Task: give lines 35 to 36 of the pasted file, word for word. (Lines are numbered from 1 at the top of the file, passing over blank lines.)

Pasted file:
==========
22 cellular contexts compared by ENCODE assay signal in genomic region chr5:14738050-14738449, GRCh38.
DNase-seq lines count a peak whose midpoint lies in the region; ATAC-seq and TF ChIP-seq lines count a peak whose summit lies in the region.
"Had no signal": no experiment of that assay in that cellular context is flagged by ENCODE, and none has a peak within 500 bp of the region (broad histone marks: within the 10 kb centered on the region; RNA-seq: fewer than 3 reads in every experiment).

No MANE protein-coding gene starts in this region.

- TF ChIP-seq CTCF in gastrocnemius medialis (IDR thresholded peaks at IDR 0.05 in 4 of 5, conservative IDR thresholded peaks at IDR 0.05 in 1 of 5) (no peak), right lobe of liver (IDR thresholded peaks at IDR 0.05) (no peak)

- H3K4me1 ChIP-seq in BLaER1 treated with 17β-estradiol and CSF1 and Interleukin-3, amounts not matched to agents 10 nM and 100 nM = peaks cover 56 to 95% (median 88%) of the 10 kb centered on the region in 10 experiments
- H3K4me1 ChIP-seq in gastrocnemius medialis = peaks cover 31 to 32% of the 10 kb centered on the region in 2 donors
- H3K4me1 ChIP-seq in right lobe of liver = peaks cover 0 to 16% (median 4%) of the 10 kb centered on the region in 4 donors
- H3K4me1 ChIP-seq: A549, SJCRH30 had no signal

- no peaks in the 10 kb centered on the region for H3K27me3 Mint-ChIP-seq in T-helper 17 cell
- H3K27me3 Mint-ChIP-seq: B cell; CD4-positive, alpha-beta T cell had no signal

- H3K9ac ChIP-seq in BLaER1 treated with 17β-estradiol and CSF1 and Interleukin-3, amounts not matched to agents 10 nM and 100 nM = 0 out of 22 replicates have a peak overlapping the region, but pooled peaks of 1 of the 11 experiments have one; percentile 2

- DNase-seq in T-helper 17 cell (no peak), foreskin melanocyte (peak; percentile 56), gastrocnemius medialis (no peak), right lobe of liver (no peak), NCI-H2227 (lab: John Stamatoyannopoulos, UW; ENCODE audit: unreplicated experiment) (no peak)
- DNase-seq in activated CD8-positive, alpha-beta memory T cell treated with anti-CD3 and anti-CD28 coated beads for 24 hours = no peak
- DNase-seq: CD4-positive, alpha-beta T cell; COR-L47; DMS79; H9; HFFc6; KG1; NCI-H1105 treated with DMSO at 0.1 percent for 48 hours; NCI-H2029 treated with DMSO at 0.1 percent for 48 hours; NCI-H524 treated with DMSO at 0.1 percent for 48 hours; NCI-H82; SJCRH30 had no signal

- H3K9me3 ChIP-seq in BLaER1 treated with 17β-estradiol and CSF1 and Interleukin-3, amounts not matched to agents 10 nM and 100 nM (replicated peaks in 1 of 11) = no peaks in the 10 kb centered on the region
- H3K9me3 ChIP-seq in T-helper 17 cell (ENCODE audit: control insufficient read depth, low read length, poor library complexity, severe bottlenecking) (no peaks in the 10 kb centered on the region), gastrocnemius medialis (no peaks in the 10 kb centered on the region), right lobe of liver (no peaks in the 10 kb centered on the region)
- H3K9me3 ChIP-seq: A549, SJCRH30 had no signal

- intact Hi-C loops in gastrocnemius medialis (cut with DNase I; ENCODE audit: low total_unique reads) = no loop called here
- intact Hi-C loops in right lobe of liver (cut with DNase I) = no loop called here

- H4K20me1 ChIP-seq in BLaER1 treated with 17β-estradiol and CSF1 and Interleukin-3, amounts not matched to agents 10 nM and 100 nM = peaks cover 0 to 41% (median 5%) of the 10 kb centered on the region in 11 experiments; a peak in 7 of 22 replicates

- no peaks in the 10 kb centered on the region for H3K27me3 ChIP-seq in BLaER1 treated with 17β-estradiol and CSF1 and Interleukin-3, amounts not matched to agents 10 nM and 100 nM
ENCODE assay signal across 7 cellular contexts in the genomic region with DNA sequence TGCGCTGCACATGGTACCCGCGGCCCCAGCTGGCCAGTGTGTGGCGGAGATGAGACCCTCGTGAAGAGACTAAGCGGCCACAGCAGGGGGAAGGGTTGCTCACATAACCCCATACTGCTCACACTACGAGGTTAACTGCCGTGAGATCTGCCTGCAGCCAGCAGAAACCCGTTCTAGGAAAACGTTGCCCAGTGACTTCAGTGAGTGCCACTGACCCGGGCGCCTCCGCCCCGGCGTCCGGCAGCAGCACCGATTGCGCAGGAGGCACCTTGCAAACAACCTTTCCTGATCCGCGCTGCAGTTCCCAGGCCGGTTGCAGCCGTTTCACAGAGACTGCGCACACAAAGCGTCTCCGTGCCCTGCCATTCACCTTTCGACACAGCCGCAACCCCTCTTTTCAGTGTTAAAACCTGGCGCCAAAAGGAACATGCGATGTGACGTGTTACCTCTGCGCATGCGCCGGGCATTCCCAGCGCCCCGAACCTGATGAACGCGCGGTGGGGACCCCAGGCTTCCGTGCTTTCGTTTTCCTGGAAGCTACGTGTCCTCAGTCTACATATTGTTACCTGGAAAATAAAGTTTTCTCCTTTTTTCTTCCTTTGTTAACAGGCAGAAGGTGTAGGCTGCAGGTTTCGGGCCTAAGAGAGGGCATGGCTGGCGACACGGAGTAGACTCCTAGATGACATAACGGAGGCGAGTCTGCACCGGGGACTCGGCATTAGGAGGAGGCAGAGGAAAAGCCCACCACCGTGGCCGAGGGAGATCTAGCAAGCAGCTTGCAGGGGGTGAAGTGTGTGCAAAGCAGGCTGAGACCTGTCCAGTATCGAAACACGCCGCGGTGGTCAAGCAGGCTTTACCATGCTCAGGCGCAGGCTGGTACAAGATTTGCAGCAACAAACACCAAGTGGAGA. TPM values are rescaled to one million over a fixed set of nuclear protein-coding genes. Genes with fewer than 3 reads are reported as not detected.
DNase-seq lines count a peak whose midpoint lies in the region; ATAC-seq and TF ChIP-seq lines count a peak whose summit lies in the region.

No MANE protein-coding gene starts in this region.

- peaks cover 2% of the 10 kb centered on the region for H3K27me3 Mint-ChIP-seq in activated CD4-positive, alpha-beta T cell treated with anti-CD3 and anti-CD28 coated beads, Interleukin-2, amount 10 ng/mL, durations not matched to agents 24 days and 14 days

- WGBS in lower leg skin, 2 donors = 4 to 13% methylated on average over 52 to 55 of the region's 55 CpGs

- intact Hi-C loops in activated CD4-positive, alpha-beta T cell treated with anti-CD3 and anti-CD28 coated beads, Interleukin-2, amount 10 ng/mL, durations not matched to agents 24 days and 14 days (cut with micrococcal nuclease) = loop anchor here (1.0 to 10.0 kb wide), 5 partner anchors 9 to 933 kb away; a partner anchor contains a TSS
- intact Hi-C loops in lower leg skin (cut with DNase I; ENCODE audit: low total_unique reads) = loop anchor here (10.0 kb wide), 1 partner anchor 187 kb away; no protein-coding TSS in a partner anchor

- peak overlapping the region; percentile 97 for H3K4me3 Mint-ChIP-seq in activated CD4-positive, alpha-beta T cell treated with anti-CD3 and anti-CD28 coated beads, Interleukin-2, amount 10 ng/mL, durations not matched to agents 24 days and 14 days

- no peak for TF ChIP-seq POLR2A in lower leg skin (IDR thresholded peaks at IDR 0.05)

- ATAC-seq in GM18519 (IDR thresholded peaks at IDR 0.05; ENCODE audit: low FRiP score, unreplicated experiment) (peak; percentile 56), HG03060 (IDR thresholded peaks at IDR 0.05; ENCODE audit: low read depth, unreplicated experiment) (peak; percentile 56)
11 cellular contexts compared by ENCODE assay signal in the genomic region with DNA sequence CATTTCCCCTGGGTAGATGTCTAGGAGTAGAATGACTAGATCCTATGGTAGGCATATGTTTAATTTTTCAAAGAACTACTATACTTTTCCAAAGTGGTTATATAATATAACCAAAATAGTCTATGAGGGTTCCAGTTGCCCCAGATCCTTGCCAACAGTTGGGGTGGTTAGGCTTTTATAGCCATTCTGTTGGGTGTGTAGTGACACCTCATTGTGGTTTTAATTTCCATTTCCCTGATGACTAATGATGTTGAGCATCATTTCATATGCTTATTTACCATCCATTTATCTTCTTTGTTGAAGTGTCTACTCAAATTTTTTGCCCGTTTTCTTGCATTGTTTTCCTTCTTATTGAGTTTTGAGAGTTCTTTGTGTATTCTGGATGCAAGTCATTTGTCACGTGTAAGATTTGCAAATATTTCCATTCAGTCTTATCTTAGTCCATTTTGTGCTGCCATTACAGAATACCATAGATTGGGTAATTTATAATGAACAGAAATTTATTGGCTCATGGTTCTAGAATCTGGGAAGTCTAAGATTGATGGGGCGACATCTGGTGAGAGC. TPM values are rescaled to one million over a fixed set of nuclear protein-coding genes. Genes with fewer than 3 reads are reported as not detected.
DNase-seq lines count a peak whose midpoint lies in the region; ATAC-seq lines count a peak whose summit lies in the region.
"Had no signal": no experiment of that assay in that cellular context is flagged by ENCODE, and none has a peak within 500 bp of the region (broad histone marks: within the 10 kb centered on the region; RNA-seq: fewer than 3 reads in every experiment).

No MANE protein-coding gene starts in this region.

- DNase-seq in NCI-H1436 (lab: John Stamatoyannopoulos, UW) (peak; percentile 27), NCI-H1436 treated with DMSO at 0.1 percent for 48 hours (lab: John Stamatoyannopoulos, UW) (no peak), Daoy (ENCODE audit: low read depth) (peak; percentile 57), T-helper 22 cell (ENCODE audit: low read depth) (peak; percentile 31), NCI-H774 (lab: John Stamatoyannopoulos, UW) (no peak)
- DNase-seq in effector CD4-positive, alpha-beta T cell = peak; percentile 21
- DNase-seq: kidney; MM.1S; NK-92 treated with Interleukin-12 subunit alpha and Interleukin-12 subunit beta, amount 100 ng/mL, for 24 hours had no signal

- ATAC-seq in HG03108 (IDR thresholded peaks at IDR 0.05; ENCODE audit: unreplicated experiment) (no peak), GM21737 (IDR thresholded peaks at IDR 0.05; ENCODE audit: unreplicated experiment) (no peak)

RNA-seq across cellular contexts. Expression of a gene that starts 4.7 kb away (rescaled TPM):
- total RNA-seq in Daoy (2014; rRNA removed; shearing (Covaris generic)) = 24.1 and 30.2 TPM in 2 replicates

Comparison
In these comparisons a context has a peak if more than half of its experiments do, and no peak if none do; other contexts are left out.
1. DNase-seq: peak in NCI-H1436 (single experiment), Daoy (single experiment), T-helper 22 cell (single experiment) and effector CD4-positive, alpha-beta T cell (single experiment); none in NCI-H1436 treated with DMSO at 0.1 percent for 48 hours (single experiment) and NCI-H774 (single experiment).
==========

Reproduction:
"Had no signal": no experiment of that assay in that cellular context is flagged by ENCODE, and none has a peak within 500 bp of the region (broad histone marks: within the 10 kb centered on the region; RNA-seq: fewer than 3 reads in every experiment).

No MANE protein-coding gene starts in this region.